B.B.

  • B.B. Pelletier Says:

    baldtrucker,

    I did review the AR-6. Go here for part 2.

    http://www.pyramydair.com/blog/2006/05/hunting-master-evanix-ar6-part-2.html

    B.B.

  • B.B. Pelletier Says:

    The Beeman Silver Arrow is a heavier pellet than the old Silver Jet.

    Actually, you do want to use the wadcutter or hollowpoint in the power-powered airguns. I don’t like pointed pellets in anything, because they are not accurate at long range. Neither are the wadcutters and hollowpoints, but with a 22SG you aren’t really shooting long range.

    B.B.

  • Anonymous Says:

    Thanks for the info on the Legacy 1000. As far as the distance for goose shot I may have been exagerating a bit. 30 yards would be the absolute farthest shot I would take. You said that this gun is the hardest one to do this with. Is that because it is not as accurate as other pellet guns that are around the same price? I grew up shooting a 22 caliber pump benjamin that I thought seemed to be pretty accurate. How does the legacy compare in accuracy and power compared to the old benjamin pump? And last would you recommend another type of pellet gun with scope and pellets that would be better than the legacy for about the same price give or take a few dollars?

  • Anonymous Says:

    Great information. I was hoping to read something on super magnum pellets like the eley magnum. Can you test them for us? What are they good for? What is the minimum power you need to use them?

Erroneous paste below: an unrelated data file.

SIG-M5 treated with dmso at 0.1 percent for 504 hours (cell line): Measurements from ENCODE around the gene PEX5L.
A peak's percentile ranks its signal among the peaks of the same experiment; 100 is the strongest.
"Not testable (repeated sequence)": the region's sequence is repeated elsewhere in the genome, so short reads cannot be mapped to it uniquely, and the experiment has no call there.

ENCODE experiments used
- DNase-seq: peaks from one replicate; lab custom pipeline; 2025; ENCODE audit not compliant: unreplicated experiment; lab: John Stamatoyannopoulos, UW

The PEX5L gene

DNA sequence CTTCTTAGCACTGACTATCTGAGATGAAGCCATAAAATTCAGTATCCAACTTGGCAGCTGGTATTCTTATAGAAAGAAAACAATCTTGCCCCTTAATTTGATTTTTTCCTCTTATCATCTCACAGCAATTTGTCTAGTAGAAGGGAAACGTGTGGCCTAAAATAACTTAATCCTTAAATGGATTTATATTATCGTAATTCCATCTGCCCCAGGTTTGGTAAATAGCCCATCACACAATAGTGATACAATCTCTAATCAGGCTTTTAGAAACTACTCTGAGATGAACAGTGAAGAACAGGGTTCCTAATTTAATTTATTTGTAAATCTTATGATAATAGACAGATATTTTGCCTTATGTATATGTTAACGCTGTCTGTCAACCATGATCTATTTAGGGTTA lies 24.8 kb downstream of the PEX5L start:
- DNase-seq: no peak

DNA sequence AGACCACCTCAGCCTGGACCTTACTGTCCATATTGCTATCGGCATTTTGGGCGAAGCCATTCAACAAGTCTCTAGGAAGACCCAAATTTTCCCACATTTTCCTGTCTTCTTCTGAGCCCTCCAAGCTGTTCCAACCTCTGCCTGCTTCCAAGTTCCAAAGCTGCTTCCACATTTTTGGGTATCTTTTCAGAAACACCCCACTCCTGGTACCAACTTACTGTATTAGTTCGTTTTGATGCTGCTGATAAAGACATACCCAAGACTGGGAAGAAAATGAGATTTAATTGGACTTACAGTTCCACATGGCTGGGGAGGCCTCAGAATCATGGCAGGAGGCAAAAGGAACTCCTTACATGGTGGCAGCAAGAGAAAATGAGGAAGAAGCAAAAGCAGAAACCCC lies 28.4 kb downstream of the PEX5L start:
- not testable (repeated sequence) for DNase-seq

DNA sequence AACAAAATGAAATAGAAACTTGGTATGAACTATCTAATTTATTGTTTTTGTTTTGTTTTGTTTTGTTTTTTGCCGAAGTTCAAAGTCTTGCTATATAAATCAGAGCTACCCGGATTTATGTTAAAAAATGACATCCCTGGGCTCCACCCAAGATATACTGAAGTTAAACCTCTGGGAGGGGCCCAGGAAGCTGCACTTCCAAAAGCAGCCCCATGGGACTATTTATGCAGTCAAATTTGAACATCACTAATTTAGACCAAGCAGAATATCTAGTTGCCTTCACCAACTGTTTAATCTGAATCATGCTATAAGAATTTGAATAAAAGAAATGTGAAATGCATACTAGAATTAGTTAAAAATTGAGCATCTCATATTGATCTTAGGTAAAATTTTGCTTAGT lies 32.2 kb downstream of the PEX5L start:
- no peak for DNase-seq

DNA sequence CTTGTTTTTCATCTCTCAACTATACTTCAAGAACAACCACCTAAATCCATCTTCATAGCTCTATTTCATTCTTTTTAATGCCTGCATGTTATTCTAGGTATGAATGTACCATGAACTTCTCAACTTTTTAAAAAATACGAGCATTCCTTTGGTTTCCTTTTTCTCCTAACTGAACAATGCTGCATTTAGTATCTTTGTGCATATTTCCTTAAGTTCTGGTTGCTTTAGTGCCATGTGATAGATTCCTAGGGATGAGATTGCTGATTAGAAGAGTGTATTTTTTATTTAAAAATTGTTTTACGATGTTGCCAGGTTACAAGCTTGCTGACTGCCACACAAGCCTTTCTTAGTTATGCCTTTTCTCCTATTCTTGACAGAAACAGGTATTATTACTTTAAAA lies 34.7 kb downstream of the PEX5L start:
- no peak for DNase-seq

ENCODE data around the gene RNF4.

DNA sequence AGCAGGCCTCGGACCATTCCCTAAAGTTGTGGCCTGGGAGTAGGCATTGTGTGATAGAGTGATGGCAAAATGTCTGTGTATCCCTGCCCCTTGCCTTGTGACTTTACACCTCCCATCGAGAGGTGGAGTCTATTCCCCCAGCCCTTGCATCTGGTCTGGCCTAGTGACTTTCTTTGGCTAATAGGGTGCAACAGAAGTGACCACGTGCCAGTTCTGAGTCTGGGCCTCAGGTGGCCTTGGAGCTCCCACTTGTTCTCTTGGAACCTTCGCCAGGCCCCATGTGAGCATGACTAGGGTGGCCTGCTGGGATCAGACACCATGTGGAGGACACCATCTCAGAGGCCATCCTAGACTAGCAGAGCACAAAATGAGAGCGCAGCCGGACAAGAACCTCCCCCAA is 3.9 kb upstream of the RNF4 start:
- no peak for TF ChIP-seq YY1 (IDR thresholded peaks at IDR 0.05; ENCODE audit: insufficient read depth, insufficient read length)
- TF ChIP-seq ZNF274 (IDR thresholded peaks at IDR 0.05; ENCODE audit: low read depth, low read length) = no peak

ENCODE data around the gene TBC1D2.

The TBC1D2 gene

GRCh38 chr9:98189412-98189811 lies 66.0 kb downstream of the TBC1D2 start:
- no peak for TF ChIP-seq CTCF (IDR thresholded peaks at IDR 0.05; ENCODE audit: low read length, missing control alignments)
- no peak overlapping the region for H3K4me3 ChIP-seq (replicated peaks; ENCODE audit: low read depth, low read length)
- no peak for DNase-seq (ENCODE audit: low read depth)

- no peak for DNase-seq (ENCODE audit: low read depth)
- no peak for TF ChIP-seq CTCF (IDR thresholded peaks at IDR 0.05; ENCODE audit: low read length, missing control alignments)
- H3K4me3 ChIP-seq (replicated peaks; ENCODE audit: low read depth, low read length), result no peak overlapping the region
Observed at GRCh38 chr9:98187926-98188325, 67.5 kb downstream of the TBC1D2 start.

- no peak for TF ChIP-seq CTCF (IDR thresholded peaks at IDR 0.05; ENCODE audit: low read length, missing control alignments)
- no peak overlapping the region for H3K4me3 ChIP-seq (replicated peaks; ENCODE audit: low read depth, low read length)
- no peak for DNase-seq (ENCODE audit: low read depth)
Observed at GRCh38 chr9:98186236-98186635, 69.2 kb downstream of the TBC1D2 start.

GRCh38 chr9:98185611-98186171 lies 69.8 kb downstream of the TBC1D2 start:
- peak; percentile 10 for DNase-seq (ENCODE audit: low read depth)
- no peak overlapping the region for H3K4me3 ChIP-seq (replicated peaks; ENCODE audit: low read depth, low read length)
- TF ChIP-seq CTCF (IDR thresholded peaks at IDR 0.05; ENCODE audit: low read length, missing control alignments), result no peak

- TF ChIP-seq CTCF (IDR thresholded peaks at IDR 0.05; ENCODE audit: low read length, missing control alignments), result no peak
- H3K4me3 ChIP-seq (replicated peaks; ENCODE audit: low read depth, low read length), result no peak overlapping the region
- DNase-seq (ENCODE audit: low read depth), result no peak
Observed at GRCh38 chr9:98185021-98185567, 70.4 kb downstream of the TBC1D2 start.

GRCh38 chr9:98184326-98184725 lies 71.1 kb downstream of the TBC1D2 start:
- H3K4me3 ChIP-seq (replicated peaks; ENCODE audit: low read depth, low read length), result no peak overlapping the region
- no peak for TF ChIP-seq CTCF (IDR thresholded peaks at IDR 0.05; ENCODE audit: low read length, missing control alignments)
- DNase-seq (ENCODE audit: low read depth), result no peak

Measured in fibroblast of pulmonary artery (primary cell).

• Anonymous Says:

    B.B.

    Any idea why pointed pellets are inaccurate at range? I do prefer domed pellets for just about everything but the dome would seem to be just a rounded point.

    Thanks,
    Springer John

  • B.B. Pelletier Says:

    Legacy,

    The Legacy is a breakbarrel spring gun, and because of that it needs perfect technique to shoot well. It’s probably a little more accurate than a multi-pump like your old Benjamin, but it’s quite a bit harder to shoot well.

    I would recommend a Benjamin 392 for the job you plan.

    B.B.

  • B.B. Pelletier Says:

    Eley magnum,

    These “pellets ” (Eley Magnums) are actually bullets. They stabilize through spin alone. I find them adequate in powerful guns like the Condor, but inaccurate in guns of less power, like an RWS 34.

    They also turn the Condor into the equivalent of a .22 short, because they travel over a mile when shot. A 28-grain Eun Jin diabolo only goes about 500 yards. So I don’t shoot them unless I’m shooting into a dirt berm, the same as for any rimfire cartridge.

    I don’t know that they are available in the U.S. any more. I have just a single tin I bought years ago. Do you know of a source?

    B.B.

  • B.B. Pelletier Says:

    Springer John,

    I have always believed that the pointed pellets must have a symmetry problem the round-nosed pellets don’t share. Kodiaks are very sharp domes and are close to being pointed, yet they are often quite accurate.